We know that adults learn when instructional content matches their needs or goals, interests, or experiences. I’ll even add their cultural learning preferences to that equation.
In the past, teaching academic skills out of context was what teachers did. That’s how they were taught. Teach adults to read by analyzing passages, finding main ideas, underlining prefixes and suffixes, and answering questions about the content. Nothing wrong with that except that those skills were taught unrelated to life contexts. Now we know better. The process we have learned to implement is called contextualization by some or integration by others. For purposes of our discussion here, we’ll call the process “integration.”
In this discussion, members of three Communities of Practice will collaborate to in integrate academic and other skills into occupational training designed to prepare CNAs to succeed in workplace training: Reading and Writing, Science, and Professional Development CoPs.
When we integrate students and their interests or goals, needs, or experiences into instruction, we target the content itself on behalf of students.Then we have them practice academic skills that are embedded or natural to that content. Occupationally speaking, that might mean teaching future CNA’s, for example, to take someone’s blood pressure and then helping them practice only the reading, writing, and math skills that are naturally relevant to that context. The latter is what you are invited to do in this discussion.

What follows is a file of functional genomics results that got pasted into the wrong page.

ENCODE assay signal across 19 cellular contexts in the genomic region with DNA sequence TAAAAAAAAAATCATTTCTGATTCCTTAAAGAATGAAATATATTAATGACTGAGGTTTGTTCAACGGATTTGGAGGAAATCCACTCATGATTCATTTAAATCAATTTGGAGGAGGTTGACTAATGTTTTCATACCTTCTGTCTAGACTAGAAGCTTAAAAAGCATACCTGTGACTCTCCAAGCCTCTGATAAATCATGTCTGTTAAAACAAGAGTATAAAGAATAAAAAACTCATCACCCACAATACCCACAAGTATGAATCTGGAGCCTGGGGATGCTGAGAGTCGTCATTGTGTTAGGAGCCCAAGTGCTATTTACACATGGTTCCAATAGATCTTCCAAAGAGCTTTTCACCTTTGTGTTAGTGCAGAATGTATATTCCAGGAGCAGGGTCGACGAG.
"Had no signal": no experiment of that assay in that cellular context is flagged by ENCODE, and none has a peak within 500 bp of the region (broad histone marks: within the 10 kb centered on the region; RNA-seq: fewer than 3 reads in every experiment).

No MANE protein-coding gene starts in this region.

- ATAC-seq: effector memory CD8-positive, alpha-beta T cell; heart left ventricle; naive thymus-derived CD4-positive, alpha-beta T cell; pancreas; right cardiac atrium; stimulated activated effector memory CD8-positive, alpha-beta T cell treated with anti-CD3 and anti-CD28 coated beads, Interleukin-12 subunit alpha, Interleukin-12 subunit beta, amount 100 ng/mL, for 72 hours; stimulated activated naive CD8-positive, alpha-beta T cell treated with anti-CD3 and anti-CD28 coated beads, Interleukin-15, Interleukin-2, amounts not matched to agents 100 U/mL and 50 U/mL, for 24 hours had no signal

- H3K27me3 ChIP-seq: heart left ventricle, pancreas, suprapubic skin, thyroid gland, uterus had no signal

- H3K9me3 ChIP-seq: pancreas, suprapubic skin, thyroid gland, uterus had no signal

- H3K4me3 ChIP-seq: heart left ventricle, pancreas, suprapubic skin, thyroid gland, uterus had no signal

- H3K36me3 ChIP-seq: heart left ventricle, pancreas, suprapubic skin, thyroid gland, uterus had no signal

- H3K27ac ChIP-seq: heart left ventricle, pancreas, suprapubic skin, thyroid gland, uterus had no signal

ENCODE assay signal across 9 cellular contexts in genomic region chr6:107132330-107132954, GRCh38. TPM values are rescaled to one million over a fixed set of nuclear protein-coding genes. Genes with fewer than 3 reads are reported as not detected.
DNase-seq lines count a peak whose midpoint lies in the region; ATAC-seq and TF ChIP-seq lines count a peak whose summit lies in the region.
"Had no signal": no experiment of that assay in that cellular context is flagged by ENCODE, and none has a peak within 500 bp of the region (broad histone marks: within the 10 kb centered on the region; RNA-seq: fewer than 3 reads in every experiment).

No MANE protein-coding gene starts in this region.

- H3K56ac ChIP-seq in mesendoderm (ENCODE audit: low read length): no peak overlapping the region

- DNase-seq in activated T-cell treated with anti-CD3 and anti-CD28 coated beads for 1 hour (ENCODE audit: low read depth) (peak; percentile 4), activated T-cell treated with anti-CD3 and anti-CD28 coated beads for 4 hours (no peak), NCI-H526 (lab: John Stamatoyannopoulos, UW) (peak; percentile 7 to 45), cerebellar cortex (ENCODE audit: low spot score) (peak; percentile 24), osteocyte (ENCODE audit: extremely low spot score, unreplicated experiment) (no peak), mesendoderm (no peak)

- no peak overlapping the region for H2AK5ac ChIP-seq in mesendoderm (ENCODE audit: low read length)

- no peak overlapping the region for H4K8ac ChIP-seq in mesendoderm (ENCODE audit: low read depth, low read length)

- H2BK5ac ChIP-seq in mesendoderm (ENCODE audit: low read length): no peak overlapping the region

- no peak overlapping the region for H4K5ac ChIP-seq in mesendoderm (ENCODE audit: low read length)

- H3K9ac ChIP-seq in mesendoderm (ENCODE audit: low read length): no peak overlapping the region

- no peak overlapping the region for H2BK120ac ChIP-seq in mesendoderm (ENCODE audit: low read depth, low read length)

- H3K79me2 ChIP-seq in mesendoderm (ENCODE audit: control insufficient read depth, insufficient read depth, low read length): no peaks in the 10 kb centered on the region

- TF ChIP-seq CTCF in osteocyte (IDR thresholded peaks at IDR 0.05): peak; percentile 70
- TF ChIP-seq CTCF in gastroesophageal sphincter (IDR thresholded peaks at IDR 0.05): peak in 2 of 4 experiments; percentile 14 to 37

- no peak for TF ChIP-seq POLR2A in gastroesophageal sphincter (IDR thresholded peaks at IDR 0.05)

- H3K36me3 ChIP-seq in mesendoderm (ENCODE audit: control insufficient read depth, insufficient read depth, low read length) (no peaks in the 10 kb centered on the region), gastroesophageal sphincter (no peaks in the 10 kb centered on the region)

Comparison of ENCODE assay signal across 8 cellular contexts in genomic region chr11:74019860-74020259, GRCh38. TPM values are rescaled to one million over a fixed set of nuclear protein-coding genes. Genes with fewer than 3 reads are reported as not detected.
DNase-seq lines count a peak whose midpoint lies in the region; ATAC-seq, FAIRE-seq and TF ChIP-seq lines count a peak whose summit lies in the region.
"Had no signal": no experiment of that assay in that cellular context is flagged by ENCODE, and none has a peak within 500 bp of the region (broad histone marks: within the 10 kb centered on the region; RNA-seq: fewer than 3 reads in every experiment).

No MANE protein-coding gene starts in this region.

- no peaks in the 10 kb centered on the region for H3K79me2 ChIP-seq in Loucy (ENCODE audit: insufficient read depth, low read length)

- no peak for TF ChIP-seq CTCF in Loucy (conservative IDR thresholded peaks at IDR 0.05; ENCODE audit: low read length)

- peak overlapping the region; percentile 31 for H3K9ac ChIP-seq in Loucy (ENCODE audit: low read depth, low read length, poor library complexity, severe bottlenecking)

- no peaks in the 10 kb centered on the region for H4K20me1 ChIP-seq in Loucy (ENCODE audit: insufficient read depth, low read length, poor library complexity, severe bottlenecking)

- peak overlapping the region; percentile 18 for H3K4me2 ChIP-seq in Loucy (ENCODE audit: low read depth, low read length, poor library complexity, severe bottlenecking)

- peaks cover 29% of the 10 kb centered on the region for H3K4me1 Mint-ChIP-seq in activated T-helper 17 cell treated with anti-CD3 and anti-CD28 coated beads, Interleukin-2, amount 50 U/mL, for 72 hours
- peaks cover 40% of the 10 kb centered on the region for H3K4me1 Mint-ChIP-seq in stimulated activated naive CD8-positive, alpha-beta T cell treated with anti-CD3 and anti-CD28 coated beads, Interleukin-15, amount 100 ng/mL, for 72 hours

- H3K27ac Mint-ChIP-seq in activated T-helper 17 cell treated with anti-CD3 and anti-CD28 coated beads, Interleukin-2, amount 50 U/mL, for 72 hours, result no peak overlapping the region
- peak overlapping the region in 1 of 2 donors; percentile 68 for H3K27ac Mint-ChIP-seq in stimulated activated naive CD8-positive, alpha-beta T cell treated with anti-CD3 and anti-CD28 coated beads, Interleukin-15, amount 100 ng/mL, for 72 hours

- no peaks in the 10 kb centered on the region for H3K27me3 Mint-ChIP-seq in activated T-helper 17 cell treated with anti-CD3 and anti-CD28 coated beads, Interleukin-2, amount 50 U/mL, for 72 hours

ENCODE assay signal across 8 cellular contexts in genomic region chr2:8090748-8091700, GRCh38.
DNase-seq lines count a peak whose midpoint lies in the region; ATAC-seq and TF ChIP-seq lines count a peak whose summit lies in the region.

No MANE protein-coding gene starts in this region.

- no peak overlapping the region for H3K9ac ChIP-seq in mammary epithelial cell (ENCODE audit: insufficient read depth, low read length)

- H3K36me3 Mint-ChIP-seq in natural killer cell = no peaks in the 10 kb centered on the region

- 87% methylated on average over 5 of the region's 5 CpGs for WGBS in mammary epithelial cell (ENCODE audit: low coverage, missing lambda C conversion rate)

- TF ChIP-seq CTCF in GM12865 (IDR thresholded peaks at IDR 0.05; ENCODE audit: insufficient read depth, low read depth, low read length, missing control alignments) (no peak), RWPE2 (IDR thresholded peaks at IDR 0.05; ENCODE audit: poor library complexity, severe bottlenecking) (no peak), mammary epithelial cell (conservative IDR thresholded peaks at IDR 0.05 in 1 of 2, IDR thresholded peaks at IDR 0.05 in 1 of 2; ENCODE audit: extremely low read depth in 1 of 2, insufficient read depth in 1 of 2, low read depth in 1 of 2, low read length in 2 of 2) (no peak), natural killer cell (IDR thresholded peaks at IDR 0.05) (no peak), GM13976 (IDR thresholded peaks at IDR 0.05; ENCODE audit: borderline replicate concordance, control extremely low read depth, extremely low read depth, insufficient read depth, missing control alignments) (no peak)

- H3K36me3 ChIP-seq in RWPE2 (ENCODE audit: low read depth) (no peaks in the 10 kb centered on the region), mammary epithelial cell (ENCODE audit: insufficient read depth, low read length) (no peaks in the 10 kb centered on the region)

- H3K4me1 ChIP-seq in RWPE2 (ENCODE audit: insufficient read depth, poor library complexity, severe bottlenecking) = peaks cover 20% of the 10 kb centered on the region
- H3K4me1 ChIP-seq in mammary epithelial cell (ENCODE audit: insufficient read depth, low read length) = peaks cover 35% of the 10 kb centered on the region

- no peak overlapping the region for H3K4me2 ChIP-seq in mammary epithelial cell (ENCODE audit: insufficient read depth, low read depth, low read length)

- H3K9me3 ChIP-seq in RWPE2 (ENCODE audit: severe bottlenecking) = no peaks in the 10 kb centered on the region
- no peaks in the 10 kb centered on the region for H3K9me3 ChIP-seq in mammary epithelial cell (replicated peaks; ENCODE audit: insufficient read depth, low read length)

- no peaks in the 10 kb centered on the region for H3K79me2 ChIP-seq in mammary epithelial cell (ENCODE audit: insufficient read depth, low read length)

Please visit the basic-training content posted for future CNAs to help them learn about blood pressure at.....
Then return here. You are invited and encouraged to post additional activities to that training that will help students reinforce academic and other skills in context. You may also want to add activities that appeal to learning-disabled students or those with lower academic levels, or that differentiate instruction through technology, or that add other relevant skills to the occupational plan. Let’s start working and learning more together! When this project is completed, we’ll propose to post it with attribution to all individual contributors as OER at OERCommons.org.
To participate, simply add a comment or reply to others, posting an activity or commenting what they have contributed.
Leecy Wise, Moderator, Reading and Writing CoP
Kathy Tracey, Moderator, Science and Professional Development CoPs